Part 1: Introduction to Series: Taking Stock and Measuring Up
It’s not black history month or Martin Luther King, Jr. day, but that’s the thing about truth and wisdom, they endure beyond designated holidays or observances. In 1963, Dr. King wrote these words:
The ultimate measure of a man is not where he stands in moments of comfort and convenience, but where he stands at times of challenge and controversy.
This statement is from the chapter, On Being a Good Neighbor, in King’s book, “Strength to Love,” a collection of sermons, essays, and other meditative reflections. It is part of a Socratic sequence in which he presses black Christians to release their concerns for comfort, safety, reputation, and status, and venture into the often-tumultuous waters of the fight for change and justice. Black Christian women face the same choice: Will we allow our communities to further deteriorate because we are hesitant or flat out unwilling to speak Truth to color—starting with ourselves? Our measure lies in what we do now that we are faced with a doubled-down barrage of challenge and controversy.
Black citizens are being brutalized and killed with impunity by fellow citizens and by those sworn to protect and serve. Teachers and school administrators are railroading black children into a corrupt and unjust justice system through disciplinary policies that target them. Black health is compromised by disparate access, diagnosis, and treatment. Black women are beaten and killed by those with whom they bear children, share meals and share beds. As caretakers and guardians of our families, we are weakened by unhealthy load-bearing that renders us prime candidates for depression and other mental or emotional problems.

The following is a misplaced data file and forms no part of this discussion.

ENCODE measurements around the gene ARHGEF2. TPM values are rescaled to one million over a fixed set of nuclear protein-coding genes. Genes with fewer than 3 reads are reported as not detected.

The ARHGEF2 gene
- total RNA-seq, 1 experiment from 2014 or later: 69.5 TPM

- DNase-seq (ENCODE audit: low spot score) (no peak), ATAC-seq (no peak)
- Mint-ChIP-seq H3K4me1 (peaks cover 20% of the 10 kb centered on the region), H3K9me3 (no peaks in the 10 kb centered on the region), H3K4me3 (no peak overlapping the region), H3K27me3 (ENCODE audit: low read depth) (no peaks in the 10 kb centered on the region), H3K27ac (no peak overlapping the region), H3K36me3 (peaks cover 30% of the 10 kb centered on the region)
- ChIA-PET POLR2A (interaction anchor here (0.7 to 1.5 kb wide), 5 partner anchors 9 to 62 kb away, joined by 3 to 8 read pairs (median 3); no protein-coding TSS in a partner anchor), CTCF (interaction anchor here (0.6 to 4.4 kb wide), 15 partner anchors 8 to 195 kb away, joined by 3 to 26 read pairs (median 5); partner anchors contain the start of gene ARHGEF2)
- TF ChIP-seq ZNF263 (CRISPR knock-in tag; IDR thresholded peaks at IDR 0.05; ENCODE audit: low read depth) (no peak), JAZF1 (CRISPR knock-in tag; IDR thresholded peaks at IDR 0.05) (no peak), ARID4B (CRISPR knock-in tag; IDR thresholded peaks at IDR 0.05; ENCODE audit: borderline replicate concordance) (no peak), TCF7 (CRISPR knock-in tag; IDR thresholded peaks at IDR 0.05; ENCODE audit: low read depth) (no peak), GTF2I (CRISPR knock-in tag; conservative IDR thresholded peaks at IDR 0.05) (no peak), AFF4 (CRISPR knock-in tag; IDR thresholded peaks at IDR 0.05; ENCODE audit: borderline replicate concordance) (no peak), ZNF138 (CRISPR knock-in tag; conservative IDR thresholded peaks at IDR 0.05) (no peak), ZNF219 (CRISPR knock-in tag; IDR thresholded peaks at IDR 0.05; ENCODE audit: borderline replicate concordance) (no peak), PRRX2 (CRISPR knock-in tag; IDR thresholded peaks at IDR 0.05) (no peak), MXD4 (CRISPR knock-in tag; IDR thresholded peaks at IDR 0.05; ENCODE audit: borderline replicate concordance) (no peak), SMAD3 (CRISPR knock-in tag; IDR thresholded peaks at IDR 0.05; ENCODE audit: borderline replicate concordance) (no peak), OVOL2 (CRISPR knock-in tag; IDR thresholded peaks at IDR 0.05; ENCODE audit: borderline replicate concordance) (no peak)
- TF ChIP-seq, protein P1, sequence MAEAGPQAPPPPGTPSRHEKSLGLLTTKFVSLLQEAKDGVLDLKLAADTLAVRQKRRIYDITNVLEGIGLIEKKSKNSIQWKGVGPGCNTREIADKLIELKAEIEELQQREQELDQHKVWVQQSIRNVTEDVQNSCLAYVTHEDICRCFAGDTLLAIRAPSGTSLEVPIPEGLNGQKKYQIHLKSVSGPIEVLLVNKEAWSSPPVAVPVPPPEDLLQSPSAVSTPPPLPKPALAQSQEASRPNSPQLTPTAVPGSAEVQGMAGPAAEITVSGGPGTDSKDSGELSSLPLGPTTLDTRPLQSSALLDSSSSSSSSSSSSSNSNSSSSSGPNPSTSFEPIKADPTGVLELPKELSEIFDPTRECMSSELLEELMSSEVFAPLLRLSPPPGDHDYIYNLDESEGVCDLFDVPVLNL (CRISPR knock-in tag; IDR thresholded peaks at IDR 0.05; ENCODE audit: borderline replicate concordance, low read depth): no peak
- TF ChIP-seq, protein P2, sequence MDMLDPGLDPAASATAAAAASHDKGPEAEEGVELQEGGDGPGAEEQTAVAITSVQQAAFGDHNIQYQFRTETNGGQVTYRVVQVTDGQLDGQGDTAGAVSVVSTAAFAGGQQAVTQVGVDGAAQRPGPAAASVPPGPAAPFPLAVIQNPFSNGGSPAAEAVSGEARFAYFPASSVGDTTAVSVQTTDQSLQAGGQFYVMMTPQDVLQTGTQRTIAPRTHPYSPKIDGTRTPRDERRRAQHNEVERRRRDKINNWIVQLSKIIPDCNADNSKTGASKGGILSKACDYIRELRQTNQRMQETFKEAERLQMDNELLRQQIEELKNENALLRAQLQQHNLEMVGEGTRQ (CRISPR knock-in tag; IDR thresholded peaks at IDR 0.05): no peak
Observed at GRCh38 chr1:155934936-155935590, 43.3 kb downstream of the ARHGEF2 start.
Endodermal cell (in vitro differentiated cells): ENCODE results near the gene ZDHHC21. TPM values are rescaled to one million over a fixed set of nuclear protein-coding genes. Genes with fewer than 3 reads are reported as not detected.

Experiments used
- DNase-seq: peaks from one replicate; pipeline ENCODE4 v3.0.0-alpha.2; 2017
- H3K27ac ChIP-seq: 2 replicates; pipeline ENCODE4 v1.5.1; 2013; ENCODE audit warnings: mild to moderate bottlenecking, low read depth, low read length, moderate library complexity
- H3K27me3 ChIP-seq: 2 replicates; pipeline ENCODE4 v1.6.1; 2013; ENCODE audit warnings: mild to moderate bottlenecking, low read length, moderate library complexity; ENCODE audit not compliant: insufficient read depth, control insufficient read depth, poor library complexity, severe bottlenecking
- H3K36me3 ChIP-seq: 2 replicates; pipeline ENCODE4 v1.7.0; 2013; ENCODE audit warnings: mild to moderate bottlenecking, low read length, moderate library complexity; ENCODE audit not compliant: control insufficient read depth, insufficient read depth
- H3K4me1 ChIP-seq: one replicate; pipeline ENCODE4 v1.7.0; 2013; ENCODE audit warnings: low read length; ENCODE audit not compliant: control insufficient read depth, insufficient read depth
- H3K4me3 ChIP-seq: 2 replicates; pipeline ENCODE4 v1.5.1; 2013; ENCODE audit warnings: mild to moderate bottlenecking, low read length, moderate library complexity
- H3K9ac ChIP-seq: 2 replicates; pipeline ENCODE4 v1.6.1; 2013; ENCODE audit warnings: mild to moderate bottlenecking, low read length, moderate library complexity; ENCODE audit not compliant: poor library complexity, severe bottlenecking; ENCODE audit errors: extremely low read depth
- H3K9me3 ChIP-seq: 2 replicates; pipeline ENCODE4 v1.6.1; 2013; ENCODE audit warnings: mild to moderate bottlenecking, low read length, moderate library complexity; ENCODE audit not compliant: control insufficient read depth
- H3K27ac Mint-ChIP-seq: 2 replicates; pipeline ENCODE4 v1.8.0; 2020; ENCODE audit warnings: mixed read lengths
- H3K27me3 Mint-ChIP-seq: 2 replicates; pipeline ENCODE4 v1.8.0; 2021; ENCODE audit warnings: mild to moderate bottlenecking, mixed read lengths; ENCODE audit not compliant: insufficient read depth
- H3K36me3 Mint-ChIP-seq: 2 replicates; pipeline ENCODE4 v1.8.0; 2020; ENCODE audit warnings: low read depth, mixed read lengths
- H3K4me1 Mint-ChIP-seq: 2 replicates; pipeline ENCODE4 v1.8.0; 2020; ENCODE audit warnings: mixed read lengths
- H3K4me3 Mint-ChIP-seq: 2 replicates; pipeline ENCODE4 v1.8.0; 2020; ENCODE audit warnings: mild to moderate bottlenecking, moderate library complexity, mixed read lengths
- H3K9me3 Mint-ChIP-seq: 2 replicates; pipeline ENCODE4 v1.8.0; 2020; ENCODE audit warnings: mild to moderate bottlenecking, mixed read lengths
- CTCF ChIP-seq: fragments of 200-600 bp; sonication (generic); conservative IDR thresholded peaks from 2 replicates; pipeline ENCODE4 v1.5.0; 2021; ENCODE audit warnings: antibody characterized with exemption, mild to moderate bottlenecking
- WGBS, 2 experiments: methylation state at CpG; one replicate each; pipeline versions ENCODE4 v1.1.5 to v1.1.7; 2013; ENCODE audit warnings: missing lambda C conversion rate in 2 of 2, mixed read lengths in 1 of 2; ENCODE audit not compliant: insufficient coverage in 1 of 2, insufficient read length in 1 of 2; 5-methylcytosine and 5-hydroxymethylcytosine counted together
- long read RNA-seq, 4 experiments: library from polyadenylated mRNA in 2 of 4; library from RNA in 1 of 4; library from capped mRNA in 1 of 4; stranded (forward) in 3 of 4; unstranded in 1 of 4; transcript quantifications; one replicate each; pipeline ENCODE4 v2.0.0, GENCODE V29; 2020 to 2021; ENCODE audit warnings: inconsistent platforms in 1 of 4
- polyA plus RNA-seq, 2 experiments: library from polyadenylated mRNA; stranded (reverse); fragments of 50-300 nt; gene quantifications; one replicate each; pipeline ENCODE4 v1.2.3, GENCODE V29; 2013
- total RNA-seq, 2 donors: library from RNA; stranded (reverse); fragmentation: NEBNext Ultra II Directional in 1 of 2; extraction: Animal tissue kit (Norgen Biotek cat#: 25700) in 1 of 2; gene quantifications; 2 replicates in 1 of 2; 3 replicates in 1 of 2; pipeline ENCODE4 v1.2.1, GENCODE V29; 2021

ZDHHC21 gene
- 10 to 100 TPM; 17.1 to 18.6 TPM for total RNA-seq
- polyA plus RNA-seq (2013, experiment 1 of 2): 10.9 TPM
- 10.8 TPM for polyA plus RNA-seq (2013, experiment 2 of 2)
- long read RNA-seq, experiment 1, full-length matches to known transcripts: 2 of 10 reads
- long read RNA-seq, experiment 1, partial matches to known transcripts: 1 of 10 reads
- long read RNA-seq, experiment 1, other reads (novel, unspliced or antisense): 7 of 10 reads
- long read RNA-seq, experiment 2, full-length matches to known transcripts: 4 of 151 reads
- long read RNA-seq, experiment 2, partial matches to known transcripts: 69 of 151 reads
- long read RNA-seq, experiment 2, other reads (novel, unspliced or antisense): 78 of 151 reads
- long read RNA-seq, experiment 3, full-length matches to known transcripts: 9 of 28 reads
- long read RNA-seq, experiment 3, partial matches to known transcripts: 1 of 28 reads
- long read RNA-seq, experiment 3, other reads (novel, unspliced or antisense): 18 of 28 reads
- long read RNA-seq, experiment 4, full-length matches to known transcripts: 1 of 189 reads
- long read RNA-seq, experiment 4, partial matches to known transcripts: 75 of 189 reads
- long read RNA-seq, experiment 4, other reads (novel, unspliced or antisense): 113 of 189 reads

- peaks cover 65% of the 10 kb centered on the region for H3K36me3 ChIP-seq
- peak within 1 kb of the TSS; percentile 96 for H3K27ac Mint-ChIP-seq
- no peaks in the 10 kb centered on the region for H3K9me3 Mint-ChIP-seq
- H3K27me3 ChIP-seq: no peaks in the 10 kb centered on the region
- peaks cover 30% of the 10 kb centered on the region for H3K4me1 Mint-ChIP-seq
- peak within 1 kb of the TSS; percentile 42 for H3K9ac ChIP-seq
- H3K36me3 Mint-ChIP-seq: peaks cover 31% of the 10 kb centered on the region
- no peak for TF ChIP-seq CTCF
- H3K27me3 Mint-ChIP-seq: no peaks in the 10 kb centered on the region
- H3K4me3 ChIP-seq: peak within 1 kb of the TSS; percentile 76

Faced with this stark cultural landscape, it is incumbent upon black women to assess our situation and see where we stand. For black Christian women, this assessment must include an examination of our faith against biblical truth and standards; for we surely cannot and will not stand successfully in challenge if our foundation is weakened by beliefs and behaviors that do not reflect biblical fidelity. Consequently we won’t be prepared to be ambassadors who bring health, hope, and transformation in policy, education, family, criminal justice, or other arenas of society. This series attempts to make these assessments and offers suggestions for a path ahead.
One exploration of where we stand has already been undertaken. In March of this year, the Black Women’s Roundtable—the “civic engagement network” of the National Coalition on Black Civic Participation—released a special report, “Black Women in the United States, 2014: Progress and Challenges.” The report evaluates the state of black women by highlighting data on health, education, workforce participation, economic standing, political engagement, and exposure to violence. Notably the report reflects and confirms the two-steps-forward-one-step-back dynamic in which we seem stuck, showing progress in some areas, inertia in others. High school diploma and college degree attainment are up but haven’t translated into better or higher-paying jobs. We have the highest level of workforce participation but still are concentrated in the lowest-paying, lowest-skilled employment tiers. Black women have had the highest rate of electoral participation in the last two elections but have not seen that loyalty rewarded with political attention or policy gains.
An evaluation that focuses on these types of socioeconomic indicators is not a bad place to start as we take stock of our lives. It points us to areas of outcome stagnation and policy resistance as we plan how to move forward, but it fails to address other critical measures of our wellbeing. The plan for this series is to fill in gaps left by this and similar reports by digging beneath the surface of the numbers and deconstructing our apparent spiritual dissonance: studies indicate we are probably the most devoutly religious of any demographic, but our lives don’t reflect the transformation and power typically associated with such devotion. I’ll examine the status of our media; families and other relationships; sex and sexuality, mental and emotional health and its connection to our physical health; and the intersection of our actual lived experiences and biblical constructs.
To get a sense of the context of this project, check out my Sisters and Citizens series:
Part 3: Called to Contend